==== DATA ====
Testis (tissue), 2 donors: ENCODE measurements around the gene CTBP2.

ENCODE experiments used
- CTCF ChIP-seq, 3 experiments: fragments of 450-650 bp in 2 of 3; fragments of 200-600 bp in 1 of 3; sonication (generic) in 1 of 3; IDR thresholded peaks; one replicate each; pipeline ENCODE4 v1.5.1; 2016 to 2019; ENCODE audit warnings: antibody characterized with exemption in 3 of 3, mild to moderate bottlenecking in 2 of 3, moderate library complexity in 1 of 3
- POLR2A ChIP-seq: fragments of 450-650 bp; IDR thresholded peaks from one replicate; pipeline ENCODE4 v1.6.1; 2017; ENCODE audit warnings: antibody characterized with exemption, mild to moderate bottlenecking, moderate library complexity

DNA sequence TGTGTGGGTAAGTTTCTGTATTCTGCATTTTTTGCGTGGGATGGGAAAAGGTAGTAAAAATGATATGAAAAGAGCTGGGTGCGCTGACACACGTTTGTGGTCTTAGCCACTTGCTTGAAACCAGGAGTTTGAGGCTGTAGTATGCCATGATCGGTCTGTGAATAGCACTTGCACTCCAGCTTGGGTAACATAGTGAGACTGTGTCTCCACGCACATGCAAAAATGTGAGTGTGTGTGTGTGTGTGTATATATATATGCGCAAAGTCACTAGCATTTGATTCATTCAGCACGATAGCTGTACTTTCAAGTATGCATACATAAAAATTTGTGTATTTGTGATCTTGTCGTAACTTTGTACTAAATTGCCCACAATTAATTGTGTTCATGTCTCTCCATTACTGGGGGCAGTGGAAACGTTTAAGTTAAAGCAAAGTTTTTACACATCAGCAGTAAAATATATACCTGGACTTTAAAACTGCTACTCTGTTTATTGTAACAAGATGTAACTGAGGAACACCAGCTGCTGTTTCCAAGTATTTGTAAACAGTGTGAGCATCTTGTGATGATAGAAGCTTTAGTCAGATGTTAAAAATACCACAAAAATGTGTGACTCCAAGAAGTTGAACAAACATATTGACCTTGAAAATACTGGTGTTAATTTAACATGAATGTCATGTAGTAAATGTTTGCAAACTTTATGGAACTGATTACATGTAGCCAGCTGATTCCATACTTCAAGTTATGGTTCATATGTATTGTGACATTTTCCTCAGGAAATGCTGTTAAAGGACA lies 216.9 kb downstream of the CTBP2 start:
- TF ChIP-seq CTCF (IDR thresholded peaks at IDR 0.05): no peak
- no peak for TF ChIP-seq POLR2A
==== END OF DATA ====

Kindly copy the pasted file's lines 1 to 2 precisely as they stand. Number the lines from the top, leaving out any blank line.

Testis (tissue), 2 donors: ENCODE measurements around the gene CTBP2.

ENCODE experiments used